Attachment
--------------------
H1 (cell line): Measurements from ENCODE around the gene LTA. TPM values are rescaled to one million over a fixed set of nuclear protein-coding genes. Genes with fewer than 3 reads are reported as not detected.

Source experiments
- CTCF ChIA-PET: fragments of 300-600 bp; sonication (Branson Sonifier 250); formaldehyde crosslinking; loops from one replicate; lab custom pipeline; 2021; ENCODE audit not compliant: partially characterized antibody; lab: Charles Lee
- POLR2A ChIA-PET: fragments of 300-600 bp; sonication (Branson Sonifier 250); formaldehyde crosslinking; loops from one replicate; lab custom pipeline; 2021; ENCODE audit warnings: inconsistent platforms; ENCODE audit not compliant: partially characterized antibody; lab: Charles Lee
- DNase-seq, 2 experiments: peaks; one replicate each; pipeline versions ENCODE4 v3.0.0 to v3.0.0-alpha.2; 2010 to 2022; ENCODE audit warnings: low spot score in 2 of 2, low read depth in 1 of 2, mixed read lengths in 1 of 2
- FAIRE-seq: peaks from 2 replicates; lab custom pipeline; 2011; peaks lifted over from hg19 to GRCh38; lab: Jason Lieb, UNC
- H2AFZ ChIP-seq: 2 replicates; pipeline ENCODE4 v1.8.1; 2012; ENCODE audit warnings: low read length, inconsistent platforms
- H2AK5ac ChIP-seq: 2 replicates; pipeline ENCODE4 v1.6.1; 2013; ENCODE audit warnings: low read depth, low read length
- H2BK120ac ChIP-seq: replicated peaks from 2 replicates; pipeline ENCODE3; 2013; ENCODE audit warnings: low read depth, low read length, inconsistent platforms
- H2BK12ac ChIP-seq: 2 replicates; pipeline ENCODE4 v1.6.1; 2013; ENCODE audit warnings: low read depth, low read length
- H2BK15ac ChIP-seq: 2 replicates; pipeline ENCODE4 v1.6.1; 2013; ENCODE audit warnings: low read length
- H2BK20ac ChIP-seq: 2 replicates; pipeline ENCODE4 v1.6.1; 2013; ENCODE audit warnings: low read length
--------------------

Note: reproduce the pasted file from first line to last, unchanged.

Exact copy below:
H1 (cell line): Measurements from ENCODE around the gene LTA. TPM values are rescaled to one million over a fixed set of nuclear protein-coding genes. Genes with fewer than 3 reads are reported as not detected.

Source experiments
- CTCF ChIA-PET: fragments of 300-600 bp; sonication (Branson Sonifier 250); formaldehyde crosslinking; loops from one replicate; lab custom pipeline; 2021; ENCODE audit not compliant: partially characterized antibody; lab: Charles Lee
- POLR2A ChIA-PET: fragments of 300-600 bp; sonication (Branson Sonifier 250); formaldehyde crosslinking; loops from one replicate; lab custom pipeline; 2021; ENCODE audit warnings: inconsistent platforms; ENCODE audit not compliant: partially characterized antibody; lab: Charles Lee
- DNase-seq, 2 experiments: peaks; one replicate each; pipeline versions ENCODE4 v3.0.0 to v3.0.0-alpha.2; 2010 to 2022; ENCODE audit warnings: low spot score in 2 of 2, low read depth in 1 of 2, mixed read lengths in 1 of 2
- FAIRE-seq: peaks from 2 replicates; lab custom pipeline; 2011; peaks lifted over from hg19 to GRCh38; lab: Jason Lieb, UNC
- H2AFZ ChIP-seq: 2 replicates; pipeline ENCODE4 v1.8.1; 2012; ENCODE audit warnings: low read length, inconsistent platforms
- H2AK5ac ChIP-seq: 2 replicates; pipeline ENCODE4 v1.6.1; 2013; ENCODE audit warnings: low read depth, low read length
- H2BK120ac ChIP-seq: replicated peaks from 2 replicates; pipeline ENCODE3; 2013; ENCODE audit warnings: low read depth, low read length, inconsistent platforms
- H2BK12ac ChIP-seq: 2 replicates; pipeline ENCODE4 v1.6.1; 2013; ENCODE audit warnings: low read depth, low read length
- H2BK15ac ChIP-seq: 2 replicates; pipeline ENCODE4 v1.6.1; 2013; ENCODE audit warnings: low read length
- H2BK20ac ChIP-seq: 2 replicates; pipeline ENCODE4 v1.6.1; 2013; ENCODE audit warnings: low read length